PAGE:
12 October 2020

Outdoor lighting with Dark-Sky

IDA AND ILLUMINATING ENGENEERING SOCIETY ANNOUNCED STRATEGIC PARTNERSHIP IN THE FRAMEWORK OF LIGHT POLLUTION. ARCHITECTS AND LIGHTING DESIGNERS CAN HELP TO SOLVE THIS PROBLEM FOLLOWING THE PRINCIPLES OF RESPONSIBLE OUTDOOR LIGHTING

A staggering 99% of inhabitants of Europe and the United States—and 83% of the world’s population overall—experience some form of light pollution, according to a 2016 study published in Science Advances. Many jurisdictions follow older versions of building codes that are out of alignment with newer LED technologies that offer unprecedented efficacy, outputting more lumens per watt than conventional light sources.
Aside from inhibiting views of a star-filled night sky, light pollution disrupts the circadian rhythms of humans and wildlife. According to the International Dark-Sky Association, a Tuscon, Ariz.–based organization combating light pollution worldwide, an estimated 30% of outdoor lighting in the U.S. is wasted by fixtures that are unshielded, poorly aimed, or both. That means that approximately $3.3 billion worth of energy is lost to sky glow each year. Architects and designers can help reduce that waste by leveraging new lighting guidelines and control systems.

 

Dark-Sky Principles and Programs

In April, the IDA and the Illuminating Engineering Society announced a strategic partnership to address lighting pollution. The boards of both organizations adopted principles for responsible outdoor lighting, including the limiting of nighttime lighting to where and when it is needed, avoiding overlighting, and maintaining sensitivity to local ecosystems.
Designers voluntarily following these principles would minimize a project’s number of exterior fixtures, specify lower lamp wattages, aim fixtures downward to prevent sky glow, and avoid casting light onto adjacent properties to reduce light trespass. Using lighting control systems equipped with timers and dimmers can help limit lighting to its intended purpose. Using warm lamps, with color temperatures below 3000K, can further enhance visual comfort.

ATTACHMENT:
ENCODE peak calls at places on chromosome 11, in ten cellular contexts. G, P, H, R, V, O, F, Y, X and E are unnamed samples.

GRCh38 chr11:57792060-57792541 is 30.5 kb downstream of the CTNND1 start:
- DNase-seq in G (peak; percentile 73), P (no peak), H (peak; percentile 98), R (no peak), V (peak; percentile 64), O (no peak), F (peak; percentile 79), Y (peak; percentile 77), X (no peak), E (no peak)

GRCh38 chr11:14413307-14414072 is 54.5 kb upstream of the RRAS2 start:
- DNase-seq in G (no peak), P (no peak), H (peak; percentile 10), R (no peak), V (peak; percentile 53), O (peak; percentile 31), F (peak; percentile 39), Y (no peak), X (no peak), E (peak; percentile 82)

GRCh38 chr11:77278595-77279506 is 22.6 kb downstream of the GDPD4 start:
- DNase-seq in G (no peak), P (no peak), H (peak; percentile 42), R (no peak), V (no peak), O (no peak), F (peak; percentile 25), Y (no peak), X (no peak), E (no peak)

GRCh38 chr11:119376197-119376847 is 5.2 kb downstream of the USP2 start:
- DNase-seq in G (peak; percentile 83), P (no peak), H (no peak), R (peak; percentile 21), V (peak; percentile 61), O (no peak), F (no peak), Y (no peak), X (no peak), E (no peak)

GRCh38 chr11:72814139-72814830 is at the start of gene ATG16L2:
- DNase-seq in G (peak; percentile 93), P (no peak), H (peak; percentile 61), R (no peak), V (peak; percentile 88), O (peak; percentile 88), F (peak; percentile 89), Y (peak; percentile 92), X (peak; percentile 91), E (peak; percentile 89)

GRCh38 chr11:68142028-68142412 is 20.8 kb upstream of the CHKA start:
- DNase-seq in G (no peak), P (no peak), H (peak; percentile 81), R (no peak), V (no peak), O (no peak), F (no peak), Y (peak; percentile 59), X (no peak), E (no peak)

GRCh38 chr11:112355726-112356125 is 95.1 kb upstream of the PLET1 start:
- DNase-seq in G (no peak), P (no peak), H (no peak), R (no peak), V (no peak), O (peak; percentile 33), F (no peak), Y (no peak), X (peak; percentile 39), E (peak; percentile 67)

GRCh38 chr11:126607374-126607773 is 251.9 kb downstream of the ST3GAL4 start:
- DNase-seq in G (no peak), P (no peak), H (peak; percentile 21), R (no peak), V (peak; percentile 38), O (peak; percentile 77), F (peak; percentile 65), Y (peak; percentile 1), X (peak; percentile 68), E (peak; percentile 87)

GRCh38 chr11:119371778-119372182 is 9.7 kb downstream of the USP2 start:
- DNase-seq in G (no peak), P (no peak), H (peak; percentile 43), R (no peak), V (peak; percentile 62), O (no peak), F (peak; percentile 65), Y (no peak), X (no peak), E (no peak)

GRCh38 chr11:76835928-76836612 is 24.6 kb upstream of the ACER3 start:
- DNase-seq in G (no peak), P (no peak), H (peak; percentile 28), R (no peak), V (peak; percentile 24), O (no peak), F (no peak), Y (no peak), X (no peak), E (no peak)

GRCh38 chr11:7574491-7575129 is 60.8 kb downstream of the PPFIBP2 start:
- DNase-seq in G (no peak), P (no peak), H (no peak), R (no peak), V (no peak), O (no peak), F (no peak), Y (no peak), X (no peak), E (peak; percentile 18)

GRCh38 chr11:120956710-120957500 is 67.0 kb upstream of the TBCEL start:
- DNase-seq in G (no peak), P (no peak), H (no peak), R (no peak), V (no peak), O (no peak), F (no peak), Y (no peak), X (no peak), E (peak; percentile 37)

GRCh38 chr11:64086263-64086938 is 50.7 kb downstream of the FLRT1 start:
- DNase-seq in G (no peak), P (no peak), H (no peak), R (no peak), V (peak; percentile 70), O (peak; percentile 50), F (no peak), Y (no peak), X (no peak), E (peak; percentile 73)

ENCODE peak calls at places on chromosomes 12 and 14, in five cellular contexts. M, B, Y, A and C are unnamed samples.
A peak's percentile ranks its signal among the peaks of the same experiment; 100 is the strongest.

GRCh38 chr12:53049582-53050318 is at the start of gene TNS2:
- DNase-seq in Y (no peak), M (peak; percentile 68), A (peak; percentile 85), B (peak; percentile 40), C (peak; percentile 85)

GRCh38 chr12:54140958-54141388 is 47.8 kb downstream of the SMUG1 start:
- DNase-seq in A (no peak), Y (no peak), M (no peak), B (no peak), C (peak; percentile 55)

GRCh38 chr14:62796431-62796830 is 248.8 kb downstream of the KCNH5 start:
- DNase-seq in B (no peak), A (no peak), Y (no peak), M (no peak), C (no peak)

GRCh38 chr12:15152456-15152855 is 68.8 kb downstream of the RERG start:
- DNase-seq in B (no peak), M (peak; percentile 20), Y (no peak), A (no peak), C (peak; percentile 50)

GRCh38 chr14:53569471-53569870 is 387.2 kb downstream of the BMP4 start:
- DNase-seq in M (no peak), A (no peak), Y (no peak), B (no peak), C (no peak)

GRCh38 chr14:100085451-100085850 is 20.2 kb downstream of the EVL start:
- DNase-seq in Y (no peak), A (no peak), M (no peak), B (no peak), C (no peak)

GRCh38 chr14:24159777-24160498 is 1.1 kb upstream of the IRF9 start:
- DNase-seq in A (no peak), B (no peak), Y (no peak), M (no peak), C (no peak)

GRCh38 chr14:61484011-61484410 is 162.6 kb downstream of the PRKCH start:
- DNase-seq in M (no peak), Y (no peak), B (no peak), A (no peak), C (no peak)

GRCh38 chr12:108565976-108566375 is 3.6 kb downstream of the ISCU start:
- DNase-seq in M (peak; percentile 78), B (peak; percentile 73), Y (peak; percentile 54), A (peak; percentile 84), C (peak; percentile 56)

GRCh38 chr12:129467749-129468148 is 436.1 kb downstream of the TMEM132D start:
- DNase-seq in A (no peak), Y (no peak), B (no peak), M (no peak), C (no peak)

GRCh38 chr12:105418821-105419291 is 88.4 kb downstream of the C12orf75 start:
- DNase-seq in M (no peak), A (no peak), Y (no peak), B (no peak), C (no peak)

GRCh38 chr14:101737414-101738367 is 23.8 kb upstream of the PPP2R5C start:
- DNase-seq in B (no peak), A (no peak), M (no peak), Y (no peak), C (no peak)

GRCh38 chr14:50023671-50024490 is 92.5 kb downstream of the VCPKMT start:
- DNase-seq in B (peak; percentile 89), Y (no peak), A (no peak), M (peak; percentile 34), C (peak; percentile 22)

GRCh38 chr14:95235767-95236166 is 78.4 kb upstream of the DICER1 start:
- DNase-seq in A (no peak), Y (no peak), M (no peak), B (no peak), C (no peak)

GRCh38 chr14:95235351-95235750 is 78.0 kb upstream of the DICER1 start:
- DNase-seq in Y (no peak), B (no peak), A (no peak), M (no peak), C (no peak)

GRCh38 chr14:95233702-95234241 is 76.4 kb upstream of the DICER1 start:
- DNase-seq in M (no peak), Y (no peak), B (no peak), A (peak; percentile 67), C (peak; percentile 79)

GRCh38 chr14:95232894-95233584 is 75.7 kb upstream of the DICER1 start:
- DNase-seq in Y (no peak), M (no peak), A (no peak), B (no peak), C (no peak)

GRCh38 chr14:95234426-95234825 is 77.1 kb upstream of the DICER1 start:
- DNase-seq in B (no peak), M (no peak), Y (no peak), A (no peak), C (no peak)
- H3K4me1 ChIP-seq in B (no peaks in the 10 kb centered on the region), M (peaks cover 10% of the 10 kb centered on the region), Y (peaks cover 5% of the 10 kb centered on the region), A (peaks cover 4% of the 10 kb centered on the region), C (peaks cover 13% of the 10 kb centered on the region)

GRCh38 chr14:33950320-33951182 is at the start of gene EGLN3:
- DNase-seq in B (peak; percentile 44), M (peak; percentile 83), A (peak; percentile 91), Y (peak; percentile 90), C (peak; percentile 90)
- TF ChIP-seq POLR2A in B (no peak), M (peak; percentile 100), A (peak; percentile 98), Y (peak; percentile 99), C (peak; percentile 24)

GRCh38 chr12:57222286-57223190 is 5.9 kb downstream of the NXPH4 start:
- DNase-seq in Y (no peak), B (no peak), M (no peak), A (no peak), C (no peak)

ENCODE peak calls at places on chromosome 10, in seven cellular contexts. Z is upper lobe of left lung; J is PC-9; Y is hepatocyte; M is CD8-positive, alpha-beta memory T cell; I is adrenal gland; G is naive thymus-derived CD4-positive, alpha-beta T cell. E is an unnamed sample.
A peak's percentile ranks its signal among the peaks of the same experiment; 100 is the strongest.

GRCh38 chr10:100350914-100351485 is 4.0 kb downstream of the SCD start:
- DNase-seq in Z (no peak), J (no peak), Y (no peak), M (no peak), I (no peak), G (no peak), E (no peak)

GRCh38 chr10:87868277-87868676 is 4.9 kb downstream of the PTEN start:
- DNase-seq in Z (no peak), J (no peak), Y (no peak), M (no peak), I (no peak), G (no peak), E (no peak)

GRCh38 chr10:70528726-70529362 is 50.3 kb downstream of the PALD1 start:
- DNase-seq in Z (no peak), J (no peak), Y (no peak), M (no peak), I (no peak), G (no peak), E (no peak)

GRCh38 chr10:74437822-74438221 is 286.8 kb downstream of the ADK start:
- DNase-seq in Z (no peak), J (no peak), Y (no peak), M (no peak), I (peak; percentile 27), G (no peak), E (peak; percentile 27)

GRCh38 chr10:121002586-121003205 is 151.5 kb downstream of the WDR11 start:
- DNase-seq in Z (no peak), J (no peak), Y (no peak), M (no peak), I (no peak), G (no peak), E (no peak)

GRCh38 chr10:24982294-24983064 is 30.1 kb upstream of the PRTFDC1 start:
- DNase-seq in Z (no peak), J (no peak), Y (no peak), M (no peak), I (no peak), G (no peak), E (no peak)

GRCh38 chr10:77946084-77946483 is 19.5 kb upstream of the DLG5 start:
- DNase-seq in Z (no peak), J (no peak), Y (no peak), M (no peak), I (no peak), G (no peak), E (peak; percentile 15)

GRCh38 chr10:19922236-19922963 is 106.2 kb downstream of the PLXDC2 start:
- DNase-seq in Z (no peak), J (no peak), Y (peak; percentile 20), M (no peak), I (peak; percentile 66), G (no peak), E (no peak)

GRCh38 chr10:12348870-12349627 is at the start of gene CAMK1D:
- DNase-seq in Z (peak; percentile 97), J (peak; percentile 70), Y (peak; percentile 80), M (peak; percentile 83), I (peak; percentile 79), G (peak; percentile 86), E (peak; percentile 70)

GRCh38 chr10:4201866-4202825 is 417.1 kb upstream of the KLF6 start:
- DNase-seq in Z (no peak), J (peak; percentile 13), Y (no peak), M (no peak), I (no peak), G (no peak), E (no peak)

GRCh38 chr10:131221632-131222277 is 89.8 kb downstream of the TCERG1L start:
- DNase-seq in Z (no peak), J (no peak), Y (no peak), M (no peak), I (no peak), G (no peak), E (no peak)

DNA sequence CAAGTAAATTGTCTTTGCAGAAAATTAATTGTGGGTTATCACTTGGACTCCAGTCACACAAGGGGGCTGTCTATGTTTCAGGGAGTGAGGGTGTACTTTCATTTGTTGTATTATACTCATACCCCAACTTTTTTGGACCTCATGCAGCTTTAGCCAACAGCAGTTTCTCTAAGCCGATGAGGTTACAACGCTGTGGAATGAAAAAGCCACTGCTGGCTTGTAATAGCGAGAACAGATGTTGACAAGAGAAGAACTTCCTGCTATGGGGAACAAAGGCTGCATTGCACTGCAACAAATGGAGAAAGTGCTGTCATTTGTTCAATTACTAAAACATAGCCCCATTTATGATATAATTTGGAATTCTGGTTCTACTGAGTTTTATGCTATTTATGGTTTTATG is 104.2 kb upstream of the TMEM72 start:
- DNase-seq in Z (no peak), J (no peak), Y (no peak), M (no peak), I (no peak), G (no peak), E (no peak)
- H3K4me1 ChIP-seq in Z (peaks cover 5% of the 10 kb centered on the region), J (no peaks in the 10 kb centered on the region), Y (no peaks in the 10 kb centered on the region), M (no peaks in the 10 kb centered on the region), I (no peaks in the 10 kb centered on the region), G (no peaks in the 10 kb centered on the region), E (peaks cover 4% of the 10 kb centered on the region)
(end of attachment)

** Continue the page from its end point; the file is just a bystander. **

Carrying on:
Complementing the efforts of IDA and IES, the Fairfax Station, Va.–based Smart Outdoor Lighting Alliance has launched the Community Friendly Lighting Training and Certification program, which prepares lighting professionals to design, plan, and install successful LED public lighting projects in residential neighborhoods.
As part of the program requirements, designers must engage community members through public outreach and engagement initiatives such as town hall–style meetings, mock-ups, pilot tests, walking tours, and surveys.

 

Best Dark-Sky Lighting Practices

For outdoor lighting, IDA recommends the use of lamps with color temperatures below 3000K and of shielded fixtures, particularly when using LEDs or metal halides. The spectrums for these sources contain large amounts of blue light, which brightens the night sky more than any other color of light. While IDA itself doesn’t sell fixtures, it does recommend dark sky–compliant fixtures through its third-party certified Fixture Seal of Approval program.

The lighting codes of many municipalities integrate dark-sky principles. In 2011, IDA and IES developed the Model Lighting Ordinance, which sets forth outdoor lighting standards to reduce glare, light trespass, and sky glow. The MLO assigns appropriate lighting levels based on land use and lighting zones. Before developing an outdoor lighting system, a lighting designer should observe the impact of nearby projects.

 

Source: https://www.architectmagazine.com/

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